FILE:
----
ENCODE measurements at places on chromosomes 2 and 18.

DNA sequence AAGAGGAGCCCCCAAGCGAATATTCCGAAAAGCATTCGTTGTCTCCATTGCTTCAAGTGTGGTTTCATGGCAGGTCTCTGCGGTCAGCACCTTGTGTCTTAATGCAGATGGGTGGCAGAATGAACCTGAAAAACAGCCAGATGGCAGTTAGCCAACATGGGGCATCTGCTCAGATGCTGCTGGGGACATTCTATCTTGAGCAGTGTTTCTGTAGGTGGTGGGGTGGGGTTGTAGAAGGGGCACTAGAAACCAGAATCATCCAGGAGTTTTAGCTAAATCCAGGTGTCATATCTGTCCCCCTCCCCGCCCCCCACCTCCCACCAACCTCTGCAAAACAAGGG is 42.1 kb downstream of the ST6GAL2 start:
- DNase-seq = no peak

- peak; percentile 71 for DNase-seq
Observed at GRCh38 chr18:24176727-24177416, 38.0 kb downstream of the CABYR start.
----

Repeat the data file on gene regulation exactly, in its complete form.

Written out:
ENCODE measurements at places on chromosomes 2 and 18.

DNA sequence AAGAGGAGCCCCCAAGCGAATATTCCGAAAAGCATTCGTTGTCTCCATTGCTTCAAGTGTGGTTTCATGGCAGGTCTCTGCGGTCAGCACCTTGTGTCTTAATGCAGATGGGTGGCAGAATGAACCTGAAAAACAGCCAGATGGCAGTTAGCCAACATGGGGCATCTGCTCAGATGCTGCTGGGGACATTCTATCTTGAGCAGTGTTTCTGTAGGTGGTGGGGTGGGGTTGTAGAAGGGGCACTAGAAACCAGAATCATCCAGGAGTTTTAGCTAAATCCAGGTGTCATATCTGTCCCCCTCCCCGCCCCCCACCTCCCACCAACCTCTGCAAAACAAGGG is 42.1 kb downstream of the ST6GAL2 start:
- DNase-seq = no peak

- peak; percentile 71 for DNase-seq
Observed at GRCh38 chr18:24176727-24177416, 38.0 kb downstream of the CABYR start.